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Warmer air and sea, declining ice continue to trigger Arctic change

See how the region scored in the 2015 Arctic Report Card
January 7, 2016 Now in its 10th year, the latest NOAA-sponsored report shows that air temperature in 2015 across the Arctic was well above average with temperature anomalies over land more than 2 degrees Fahrenheit above average, the highest since records began in 1900. Increasing air and sea surface temperatures, decreasing sea ice extent and Greenland ice sheet mass, and changing behavior of fish and walrus are among key observations in the Arctic Report Card 2015, published December 15, 2015.
A lone hiker in the Delong Mountains in the Western Arctic National Parklands, August 2014.

“The Arctic is warming twice as fast as other parts of the planet, which has ramifications for global security, climate, commerce, and trade, " said NOAA Chief Scientist Dr. Rick Spinrad, during a press conference at the annual American Geophysical Union Fall Meeting this past December.  "This year’s report shows the importance of international collaboration on sustained, long-term observing programs that provide insights to inform decisions by citizens, policymakers, and industry.”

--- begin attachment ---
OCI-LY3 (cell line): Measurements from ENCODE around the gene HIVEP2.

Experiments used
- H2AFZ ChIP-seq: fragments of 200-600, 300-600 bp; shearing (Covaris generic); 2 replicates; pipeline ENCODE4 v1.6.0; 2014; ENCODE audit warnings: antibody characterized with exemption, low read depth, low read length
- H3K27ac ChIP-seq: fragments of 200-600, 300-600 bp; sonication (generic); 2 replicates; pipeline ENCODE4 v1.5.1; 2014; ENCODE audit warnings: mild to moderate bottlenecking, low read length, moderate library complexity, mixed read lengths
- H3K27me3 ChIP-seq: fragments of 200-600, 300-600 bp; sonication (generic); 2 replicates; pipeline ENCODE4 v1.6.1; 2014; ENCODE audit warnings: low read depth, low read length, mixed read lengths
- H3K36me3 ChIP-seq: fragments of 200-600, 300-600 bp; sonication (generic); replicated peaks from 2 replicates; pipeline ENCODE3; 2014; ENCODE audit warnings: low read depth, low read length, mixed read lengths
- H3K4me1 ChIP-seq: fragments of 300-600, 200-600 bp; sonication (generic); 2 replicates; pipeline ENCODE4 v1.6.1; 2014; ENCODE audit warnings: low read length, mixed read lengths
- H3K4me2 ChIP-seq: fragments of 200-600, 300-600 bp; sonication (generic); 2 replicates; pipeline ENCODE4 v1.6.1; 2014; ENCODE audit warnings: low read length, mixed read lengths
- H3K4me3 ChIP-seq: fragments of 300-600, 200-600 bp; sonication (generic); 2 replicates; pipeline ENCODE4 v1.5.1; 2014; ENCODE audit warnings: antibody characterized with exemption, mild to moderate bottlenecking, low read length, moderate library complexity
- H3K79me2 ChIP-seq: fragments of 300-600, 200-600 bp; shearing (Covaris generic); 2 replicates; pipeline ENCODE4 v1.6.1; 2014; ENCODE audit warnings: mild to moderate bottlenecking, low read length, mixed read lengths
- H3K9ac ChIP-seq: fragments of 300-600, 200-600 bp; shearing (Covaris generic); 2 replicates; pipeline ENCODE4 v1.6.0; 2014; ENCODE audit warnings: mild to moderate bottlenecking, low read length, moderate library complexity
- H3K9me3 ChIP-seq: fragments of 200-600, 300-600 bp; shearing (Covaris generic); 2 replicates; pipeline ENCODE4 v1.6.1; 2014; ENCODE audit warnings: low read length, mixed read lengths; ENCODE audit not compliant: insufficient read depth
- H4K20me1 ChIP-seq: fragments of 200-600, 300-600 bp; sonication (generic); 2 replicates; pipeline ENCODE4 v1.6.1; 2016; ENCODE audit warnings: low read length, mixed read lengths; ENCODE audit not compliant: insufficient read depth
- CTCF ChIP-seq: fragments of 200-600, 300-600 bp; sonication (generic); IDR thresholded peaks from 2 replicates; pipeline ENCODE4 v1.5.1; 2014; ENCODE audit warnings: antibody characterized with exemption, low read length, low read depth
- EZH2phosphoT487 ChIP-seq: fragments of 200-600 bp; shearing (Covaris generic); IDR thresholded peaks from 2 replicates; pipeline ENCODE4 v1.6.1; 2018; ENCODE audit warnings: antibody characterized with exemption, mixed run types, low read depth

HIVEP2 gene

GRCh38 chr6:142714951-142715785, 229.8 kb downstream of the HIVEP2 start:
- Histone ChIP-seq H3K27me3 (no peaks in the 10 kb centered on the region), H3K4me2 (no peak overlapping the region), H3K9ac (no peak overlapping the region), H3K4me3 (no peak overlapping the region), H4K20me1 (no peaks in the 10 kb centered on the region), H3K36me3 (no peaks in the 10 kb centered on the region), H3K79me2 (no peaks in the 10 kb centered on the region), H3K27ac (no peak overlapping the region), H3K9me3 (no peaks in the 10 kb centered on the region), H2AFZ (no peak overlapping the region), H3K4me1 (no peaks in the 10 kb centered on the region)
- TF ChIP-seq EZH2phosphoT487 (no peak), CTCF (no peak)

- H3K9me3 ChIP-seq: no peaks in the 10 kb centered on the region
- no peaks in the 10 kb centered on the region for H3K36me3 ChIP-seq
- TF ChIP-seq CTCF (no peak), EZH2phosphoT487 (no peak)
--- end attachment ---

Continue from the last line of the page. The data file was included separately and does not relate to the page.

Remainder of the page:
Some 70 authors from 11 countries, including U.S. federal agencies and academics, contributed to this annual peer-reviewed report, guided by an editorial team from the Office of Naval Research, the US Army Corps of Engineers’ Cold Regions Research and Engineering Laboratory, and NOAA. 

Here are video highlights from the Arctic Report: 

Tracking recent environmental changes in the Arctic region, the report includes with 12 essays prepared by an international team of 72 scientists from 11 different countries and an independent peer-review organized by the Arctic Monitoring and Assessment Programme of the Arctic Council. Access the full report at http://www.arctic.noaa.gov/reportcard.
Arctic Report Card 2015: Highlights
Tracking recent environmental changes in the Arctic region, the report includes with 12 essays prepared by an international team of 72 scientists from 11 different countries and an independent peer-review organized by the Arctic Monitoring and Assessment Programme of the Arctic Council. Access the full report at http://www.arctic.noaa.gov/reportcard. (NOAA Research)